There is little more frustrating to a marketer than failure of execution. Many in our profession grew up learning the craft of our trade in the 80s, 90s and early 2000s, in the decades before digital really existed, and Macs were the preserve of the studio and some, progressive, art directors.
Creating campaigns was a painstakingly manual process. What’s more, years were spent learning from others on pricing dynamics, channel strategies, competitive positioning, proposition development, research, writing and interpreting briefs, working with writers and art directors, learning how to give feedback on creative work and media plans, and then optimising and reviewing performance of our campaigns to build brands and drive growth.
Wisdom, craft and short cuts were passed from senior to junior, experienced to naïve. Generations of marketers started their careers as operators. Specialists in the arts of communication, brand building, selling and driving businesses forward profitably. Execution was everything. Always.
Yet more frequently than not, in our digital age, where failing fast is often applauded as the goal, execution is seen as something to be improved iteratively. Focus has shifted to pace and ‘agility’. Excellence in execution is rarely spoken about.
This nee orthodoxy is anathema to me. As a start point it always seems ludicrously low. I can’t get excited or inspired by believing from the outset that we should start off a campaign aiming for good enough. I’d rather wait a tad longer, apply real craft and shoot for the stars. If we fall short, so be it. Better to aim high and slip a bit, than aim for mediocrity and achieve it.
I’d rather wait a tad longer, apply real craft and shoot for the stars. If we fall short, so be it. Better to aim high and slip a bit, than aim for mediocrity and achieve it.
Old codgers might lay the blame on ‘digital’. But that’s like blaming the hammer for bending the nail. My hypothesis is that at the root of acceptance of mediocre execution, and modest ambition, is a more systemic malaise in high quality commercial thinking, or what Richard Rumelt calls ‘good strategy’.
Strategy that is not only ambitious and smart, but also practical and achievable. What poor strategy achieves, apart from precipitous falls in share price, profitability and talent retention, is lousy marketing.
As a marketing director I know I’ve let myself slip into lazy thinking from time to time. Prioritising what I want to do, over what we need to do. The two tactical siren calls of new adtech and engaging formats is powerful and seductive. Playing in this space can also help position the function as ‘cutting edge’ in the organisation. But it’s a complete non-starter as a strategy.
Early in my career I worked in a company where the corporate strategy completely ignored the most obvious and close to insurmountable issue. Our customers didn’t like our product, our competitors had a better and cheaper alternative and were prepared to pay to migrate customers over to it. Deploying a set of digital tactics, no matter how shiny, was never going to impact the fundamentals.
Within two years we had lost all our major customers in that part of the business. This put a huge amount of pressure on marketing to grow other divisions and increase customer value overall.
Over a number of years several things happened as that pressure grew and grew. First, all brand investment stopped. Second, all sponsorship activities were converted to sales promotion vehicles. And third, the business moved wholesale into personalised, direct digital communications to build engagement and loyalty with the end customer.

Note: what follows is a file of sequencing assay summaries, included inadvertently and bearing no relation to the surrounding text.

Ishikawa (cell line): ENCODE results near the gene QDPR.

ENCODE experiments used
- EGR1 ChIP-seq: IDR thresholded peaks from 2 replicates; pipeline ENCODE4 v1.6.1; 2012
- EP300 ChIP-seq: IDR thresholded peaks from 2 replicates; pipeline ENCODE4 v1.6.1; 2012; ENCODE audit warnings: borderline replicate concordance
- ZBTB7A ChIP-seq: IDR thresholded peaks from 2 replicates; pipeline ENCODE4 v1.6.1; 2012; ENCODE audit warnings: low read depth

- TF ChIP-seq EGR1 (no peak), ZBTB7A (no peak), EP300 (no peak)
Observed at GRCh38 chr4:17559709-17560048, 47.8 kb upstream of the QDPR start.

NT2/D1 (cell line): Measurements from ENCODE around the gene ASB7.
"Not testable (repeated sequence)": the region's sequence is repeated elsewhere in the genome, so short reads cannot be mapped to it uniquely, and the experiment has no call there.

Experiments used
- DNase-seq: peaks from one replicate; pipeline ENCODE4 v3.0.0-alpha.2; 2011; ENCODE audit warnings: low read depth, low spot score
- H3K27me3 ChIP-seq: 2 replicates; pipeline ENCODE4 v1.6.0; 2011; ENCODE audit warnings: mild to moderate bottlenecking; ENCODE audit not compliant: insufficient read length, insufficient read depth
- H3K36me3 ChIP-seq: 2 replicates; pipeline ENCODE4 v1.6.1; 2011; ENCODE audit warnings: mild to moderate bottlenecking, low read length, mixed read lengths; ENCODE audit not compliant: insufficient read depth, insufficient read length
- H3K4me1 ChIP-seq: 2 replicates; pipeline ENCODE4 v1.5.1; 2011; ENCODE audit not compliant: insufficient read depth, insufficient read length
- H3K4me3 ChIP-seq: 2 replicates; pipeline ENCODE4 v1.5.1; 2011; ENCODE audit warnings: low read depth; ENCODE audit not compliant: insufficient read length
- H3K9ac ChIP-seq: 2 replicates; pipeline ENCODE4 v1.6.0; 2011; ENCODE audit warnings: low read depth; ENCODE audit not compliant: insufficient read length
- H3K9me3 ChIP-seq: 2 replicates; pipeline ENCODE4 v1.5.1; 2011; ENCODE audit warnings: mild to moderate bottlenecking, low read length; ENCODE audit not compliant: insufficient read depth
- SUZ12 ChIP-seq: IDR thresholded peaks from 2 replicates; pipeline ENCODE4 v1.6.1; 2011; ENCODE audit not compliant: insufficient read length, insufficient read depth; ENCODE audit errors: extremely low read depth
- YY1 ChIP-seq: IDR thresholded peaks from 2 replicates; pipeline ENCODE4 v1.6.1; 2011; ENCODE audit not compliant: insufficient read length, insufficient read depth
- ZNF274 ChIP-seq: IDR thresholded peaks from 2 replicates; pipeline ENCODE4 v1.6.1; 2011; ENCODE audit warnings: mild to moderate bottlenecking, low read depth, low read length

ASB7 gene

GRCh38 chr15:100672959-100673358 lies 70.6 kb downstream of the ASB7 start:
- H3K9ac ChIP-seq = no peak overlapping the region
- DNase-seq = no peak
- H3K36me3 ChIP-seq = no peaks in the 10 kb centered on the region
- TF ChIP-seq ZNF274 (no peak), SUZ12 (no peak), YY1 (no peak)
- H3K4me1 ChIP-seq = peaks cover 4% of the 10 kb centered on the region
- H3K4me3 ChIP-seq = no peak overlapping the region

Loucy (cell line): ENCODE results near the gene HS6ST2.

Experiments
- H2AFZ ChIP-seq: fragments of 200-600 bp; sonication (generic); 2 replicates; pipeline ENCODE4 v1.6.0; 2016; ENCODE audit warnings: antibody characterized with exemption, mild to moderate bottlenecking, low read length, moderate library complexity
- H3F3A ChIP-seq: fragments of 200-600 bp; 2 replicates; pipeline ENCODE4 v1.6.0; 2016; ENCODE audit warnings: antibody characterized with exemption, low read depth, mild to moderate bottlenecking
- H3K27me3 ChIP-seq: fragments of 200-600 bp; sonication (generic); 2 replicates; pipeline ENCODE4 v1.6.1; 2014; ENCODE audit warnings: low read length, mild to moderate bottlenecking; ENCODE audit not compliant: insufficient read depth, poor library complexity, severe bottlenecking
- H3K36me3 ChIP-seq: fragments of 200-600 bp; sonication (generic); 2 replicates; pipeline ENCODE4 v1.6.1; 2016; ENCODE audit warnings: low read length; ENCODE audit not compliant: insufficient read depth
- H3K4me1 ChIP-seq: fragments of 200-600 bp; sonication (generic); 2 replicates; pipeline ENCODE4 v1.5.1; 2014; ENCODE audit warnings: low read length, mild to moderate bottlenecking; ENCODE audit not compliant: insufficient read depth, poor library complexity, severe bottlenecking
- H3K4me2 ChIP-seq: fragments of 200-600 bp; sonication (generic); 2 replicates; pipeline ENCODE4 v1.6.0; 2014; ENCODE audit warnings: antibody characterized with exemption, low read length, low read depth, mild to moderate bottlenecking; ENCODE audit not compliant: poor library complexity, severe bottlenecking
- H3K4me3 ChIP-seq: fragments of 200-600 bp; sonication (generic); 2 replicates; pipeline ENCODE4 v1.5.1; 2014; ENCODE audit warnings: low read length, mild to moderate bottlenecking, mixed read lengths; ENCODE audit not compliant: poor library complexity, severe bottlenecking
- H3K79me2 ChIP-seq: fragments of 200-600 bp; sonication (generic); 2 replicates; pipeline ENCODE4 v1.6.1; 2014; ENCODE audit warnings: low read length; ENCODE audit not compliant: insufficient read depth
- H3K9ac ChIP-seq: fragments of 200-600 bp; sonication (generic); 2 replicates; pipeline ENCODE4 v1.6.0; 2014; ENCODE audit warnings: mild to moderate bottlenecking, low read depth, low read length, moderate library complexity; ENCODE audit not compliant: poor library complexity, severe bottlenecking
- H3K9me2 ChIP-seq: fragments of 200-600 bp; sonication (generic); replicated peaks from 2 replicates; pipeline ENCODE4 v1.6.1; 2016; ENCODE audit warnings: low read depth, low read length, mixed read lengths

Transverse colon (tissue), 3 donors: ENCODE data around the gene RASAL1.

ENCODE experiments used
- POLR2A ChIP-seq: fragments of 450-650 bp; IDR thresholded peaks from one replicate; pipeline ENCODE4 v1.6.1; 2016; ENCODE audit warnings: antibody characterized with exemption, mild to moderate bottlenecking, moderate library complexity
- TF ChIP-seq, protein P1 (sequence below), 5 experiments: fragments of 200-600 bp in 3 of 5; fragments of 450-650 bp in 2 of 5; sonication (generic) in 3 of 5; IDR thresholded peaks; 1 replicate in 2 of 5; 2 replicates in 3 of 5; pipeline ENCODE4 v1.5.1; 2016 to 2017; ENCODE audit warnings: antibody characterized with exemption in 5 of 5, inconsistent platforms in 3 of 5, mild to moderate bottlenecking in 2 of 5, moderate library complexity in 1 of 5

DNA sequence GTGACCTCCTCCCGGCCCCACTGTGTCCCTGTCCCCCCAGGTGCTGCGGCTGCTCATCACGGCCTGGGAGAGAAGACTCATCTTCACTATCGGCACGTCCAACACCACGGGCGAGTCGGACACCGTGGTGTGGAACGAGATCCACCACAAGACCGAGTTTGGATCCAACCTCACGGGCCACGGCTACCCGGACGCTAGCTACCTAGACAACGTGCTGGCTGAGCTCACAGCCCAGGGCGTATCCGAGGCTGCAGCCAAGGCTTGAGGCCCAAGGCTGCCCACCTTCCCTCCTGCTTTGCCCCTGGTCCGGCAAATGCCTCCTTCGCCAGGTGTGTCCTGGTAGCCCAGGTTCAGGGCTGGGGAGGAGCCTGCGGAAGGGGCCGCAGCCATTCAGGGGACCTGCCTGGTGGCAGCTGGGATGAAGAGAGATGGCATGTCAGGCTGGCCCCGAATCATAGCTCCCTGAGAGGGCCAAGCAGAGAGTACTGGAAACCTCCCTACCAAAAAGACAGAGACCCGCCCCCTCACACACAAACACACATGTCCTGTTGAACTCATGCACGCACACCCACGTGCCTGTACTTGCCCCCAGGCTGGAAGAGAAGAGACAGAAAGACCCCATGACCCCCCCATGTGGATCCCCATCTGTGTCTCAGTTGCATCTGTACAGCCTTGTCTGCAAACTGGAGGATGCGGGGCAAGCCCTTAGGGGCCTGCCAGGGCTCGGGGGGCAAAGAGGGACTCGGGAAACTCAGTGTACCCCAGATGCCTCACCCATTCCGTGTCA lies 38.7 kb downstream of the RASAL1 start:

Sadly, the global brand platform we had built over a decade withered on the vine and joined the pantheon of mythical ad campaigns from yesteryear.
Today the brand is just a name, with very little equity and certainly no salience. Such a shame – and the product of poor strategy.
In a letter to his daughter in 1933, F. Scott Fitzgerald urged her to “look up a sonnet of Shakespeare’s in which the line occurs lilies that fester smell far worse than weeds”. I wonder if, before this pandemic, we have been guilty of planting far too many lilies in our corporate strategy and marketing gardens. I wonder, do we now have a once-in-a-career opportunity to move forward with far greater strategic courage, leveraging our newfound corporate solidarity and agility, forged in the crucible of this dreadful crisis, to develop and execute much better strategy and marketing programmes?
Fitzgerald continued in his letter to detail the things his daughter should reflect on. Perhaps his most useful suggestion is for her to make time to consider, “What am I really aiming at?”
This is such a powerful insight, given how we are constantly rushing from Zoom meeting to Zoom meeting. Always on, with rarely any time to draw breath, to step back and really concentrate on our direction of travel.
I have always found that in strategy development the two most important questions to be able to answer are of this ilk: Where are we playing? And how are we going to win?
Perhaps, as we come out of this pandemic, every marketer should be worrying less about the next digital thing, and instead working with their organisation and leadership team to answer these questions and build their strategy and marketing plan from there.
Our anonymous marketer has spent years working for big brands in large organisations. They have seen what you have seen, been left scratching their head at the decisions (or indecision) of others, had the same fights. They have also seen the possibility and opportunity of marketing. In this regular series, our marketer on the inside will unpick the failings, articulate the frustrations and speak up for marketers everywhere.